Lance Armstrong won the Tour de France seven times. He was drug tested on hundreds of occasions.

Riding along in the midst of all of this, was of course, Lance Armstrong - who has never once tested positive for any illegal substance. But Armstrong, who went to France every July from 1999-2005 and won the most elite and prestigious of all cycling races seven times in a row, was always perceived by the French to be “dirty”.

The American came to their backyard and dominated. The French held a deep resentment toward him because of it. They believed there was no way that Armstrong could accomplish all that he had and do so without the aid of performance enhancing drugs.

In some regards, it is much the same way the Mayweather family, Floyd, Sr., Floyd, Jr. and Uncle Roger, feel about Manny Pacquiao’s accomplishments within the sport of boxing. As a result, they are requesting that Pacquiao be subject to a series of drug tests leading up to their proposed March 13 bout.

Pacquiao - who also has never once tested positive for any illegal substance - is refusing the tests for a variety of reasons. But the experience of Armstrong could be a learning experience for Pacquiao and his team.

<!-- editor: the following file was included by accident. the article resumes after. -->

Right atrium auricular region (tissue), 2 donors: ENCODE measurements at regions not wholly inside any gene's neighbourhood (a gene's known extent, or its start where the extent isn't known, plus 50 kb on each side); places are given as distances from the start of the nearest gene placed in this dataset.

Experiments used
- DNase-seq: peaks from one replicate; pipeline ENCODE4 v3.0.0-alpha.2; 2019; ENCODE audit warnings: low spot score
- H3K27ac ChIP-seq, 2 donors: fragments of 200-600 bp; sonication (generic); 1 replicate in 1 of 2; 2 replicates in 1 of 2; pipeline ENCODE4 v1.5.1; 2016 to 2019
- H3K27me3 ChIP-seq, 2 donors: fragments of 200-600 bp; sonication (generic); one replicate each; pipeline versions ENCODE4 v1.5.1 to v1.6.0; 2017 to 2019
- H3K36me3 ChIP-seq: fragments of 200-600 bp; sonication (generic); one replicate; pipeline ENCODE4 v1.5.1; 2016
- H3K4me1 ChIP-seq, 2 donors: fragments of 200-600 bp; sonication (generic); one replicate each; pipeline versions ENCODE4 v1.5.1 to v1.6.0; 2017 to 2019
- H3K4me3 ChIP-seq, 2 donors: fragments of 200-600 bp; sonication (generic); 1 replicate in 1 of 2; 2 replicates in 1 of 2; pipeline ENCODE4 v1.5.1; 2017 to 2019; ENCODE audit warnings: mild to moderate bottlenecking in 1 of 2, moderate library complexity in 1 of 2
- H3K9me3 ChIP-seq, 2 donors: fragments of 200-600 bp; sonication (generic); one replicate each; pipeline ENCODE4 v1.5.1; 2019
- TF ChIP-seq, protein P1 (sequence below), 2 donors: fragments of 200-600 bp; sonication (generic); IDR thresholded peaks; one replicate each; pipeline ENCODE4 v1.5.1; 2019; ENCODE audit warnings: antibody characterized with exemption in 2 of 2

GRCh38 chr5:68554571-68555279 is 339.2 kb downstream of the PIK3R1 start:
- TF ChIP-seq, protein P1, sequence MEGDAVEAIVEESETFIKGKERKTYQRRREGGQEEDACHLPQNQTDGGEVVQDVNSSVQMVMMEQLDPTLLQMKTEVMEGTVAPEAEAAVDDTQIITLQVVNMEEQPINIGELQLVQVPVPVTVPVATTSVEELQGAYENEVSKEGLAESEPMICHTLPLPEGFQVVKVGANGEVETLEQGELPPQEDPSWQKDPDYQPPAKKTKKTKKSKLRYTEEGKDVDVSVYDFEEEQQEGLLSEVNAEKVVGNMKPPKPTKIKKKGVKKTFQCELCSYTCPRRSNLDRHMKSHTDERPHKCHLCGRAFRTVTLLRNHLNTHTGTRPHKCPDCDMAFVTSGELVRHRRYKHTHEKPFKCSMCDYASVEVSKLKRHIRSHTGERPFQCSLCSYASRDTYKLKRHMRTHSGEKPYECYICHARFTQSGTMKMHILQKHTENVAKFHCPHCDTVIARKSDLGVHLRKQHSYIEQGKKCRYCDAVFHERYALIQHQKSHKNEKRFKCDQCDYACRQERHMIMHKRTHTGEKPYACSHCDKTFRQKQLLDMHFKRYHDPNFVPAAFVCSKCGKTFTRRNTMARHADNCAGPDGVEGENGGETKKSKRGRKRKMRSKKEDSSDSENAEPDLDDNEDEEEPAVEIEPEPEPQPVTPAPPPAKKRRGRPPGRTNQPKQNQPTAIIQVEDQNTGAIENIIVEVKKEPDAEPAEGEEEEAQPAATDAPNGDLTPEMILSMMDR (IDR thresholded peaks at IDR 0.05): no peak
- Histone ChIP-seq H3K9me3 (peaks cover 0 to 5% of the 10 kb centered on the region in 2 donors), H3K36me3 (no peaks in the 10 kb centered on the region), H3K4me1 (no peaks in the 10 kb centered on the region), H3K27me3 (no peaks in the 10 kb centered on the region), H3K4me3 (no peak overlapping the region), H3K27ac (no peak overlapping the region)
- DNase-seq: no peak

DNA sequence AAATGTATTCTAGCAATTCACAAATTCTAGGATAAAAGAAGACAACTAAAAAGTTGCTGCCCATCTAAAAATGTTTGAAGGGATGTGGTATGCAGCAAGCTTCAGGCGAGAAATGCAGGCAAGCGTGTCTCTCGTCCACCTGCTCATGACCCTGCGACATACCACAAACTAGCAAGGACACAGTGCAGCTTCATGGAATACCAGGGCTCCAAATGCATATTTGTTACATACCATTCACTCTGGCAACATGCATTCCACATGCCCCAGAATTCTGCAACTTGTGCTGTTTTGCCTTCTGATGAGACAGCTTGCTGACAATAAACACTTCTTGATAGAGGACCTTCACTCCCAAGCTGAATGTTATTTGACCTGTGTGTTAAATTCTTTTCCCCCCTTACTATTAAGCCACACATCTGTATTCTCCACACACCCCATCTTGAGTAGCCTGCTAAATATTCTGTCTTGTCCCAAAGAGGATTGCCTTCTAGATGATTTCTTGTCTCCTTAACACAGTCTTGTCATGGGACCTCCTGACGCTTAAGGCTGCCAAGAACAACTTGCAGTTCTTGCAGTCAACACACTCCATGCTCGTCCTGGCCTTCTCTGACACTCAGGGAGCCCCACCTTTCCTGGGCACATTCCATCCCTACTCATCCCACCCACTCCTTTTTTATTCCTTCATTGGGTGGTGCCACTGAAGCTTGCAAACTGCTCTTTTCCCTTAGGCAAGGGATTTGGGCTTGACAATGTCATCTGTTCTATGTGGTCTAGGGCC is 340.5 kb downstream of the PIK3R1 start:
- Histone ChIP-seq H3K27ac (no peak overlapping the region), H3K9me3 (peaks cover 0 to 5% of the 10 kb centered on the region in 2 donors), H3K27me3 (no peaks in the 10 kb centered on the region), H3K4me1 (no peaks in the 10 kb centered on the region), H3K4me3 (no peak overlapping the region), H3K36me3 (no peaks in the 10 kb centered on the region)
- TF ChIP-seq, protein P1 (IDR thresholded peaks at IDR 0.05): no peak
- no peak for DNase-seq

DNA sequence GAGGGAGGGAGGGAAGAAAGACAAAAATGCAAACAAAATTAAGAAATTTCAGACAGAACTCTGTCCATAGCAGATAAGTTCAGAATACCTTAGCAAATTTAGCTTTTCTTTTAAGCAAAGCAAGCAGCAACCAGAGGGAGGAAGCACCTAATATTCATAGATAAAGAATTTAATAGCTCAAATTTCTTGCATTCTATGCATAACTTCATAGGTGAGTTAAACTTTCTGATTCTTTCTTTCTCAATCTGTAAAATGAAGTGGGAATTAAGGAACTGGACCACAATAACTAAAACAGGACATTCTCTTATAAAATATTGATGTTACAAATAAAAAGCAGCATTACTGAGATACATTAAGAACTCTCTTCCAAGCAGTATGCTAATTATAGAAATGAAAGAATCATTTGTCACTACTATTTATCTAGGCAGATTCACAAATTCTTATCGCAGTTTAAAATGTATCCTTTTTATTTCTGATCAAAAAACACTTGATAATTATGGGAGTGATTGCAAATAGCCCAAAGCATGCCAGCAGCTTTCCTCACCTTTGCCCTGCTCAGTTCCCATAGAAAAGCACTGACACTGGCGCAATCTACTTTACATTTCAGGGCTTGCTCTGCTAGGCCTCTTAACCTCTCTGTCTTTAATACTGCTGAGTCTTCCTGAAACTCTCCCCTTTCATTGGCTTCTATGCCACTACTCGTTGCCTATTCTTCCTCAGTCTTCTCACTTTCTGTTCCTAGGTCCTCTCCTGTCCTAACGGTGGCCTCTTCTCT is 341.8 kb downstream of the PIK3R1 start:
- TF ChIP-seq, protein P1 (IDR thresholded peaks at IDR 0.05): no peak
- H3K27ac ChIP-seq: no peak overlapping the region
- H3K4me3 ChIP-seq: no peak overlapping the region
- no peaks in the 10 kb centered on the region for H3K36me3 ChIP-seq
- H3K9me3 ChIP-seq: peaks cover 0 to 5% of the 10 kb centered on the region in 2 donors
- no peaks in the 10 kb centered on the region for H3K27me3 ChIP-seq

Armstrong retired from cycling after his 2005 Tour victory, but he returned for this year’s race and finished a very respectable third place. In the years since his retirement, cycling had taken Draconian measures to clean up its act. Earlier this year, when the Tour organizers saw Armstrong riding their way, they sharpened their blood testing instruments.

The Tour de France is a three week long race that takes place in the countryside and mountains of France. The race is run on a different course each year and is approximately 2,000 miles in length. It has been called, and rightfully so, the most physically demanding sporting event in the world.